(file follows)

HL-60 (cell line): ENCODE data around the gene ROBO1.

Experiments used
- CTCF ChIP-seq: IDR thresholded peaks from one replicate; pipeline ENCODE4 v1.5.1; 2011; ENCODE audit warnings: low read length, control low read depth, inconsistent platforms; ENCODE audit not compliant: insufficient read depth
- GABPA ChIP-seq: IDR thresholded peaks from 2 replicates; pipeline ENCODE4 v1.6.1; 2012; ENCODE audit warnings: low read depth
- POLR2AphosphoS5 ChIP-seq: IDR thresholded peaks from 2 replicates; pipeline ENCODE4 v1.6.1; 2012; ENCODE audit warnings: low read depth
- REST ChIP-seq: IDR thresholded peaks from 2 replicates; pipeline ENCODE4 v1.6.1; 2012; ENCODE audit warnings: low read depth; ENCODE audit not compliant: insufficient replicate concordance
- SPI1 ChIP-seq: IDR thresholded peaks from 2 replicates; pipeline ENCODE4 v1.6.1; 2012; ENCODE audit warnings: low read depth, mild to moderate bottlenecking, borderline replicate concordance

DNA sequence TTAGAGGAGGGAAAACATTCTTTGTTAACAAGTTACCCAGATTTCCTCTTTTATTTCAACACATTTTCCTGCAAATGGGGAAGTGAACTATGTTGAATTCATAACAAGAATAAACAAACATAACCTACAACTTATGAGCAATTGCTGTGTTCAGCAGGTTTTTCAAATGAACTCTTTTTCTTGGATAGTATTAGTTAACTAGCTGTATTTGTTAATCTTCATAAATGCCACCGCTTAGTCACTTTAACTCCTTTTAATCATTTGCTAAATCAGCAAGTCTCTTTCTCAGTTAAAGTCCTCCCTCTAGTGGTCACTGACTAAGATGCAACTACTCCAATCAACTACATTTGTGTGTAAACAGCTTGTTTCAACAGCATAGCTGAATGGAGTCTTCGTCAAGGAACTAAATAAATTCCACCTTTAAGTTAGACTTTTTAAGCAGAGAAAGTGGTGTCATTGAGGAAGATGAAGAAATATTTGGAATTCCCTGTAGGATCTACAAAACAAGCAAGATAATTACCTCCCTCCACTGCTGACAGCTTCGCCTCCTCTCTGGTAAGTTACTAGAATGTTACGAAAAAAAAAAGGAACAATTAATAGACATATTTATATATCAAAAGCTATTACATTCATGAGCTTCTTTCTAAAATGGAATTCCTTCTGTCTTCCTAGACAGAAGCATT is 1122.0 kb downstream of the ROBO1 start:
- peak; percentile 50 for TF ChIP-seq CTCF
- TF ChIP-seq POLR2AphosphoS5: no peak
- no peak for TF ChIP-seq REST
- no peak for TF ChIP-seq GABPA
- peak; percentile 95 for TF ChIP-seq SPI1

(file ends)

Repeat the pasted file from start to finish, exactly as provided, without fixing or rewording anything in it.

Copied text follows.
HL-60 (cell line): ENCODE data around the gene ROBO1.

Experiments used
- CTCF ChIP-seq: IDR thresholded peaks from one replicate; pipeline ENCODE4 v1.5.1; 2011; ENCODE audit warnings: low read length, control low read depth, inconsistent platforms; ENCODE audit not compliant: insufficient read depth
- GABPA ChIP-seq: IDR thresholded peaks from 2 replicates; pipeline ENCODE4 v1.6.1; 2012; ENCODE audit warnings: low read depth
- POLR2AphosphoS5 ChIP-seq: IDR thresholded peaks from 2 replicates; pipeline ENCODE4 v1.6.1; 2012; ENCODE audit warnings: low read depth
- REST ChIP-seq: IDR thresholded peaks from 2 replicates; pipeline ENCODE4 v1.6.1; 2012; ENCODE audit warnings: low read depth; ENCODE audit not compliant: insufficient replicate concordance
- SPI1 ChIP-seq: IDR thresholded peaks from 2 replicates; pipeline ENCODE4 v1.6.1; 2012; ENCODE audit warnings: low read depth, mild to moderate bottlenecking, borderline replicate concordance

DNA sequence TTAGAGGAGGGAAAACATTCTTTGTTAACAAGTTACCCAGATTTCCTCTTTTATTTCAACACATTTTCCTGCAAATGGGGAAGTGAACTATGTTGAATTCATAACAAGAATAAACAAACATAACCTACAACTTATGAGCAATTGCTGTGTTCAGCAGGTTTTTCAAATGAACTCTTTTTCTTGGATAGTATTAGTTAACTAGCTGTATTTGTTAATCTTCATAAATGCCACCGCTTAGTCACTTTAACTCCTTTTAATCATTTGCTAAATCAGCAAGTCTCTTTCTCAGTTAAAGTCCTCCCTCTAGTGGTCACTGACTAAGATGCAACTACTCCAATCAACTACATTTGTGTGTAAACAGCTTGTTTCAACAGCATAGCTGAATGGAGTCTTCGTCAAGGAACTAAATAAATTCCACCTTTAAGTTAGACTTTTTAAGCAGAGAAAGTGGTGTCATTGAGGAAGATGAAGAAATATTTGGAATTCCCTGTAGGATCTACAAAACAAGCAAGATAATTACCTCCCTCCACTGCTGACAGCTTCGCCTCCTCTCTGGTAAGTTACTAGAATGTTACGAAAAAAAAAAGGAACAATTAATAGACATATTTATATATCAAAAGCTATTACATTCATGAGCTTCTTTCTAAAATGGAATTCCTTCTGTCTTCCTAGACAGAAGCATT is 1122.0 kb downstream of the ROBO1 start:
- peak; percentile 50 for TF ChIP-seq CTCF
- TF ChIP-seq POLR2AphosphoS5: no peak
- no peak for TF ChIP-seq REST
- no peak for TF ChIP-seq GABPA
- peak; percentile 95 for TF ChIP-seq SPI1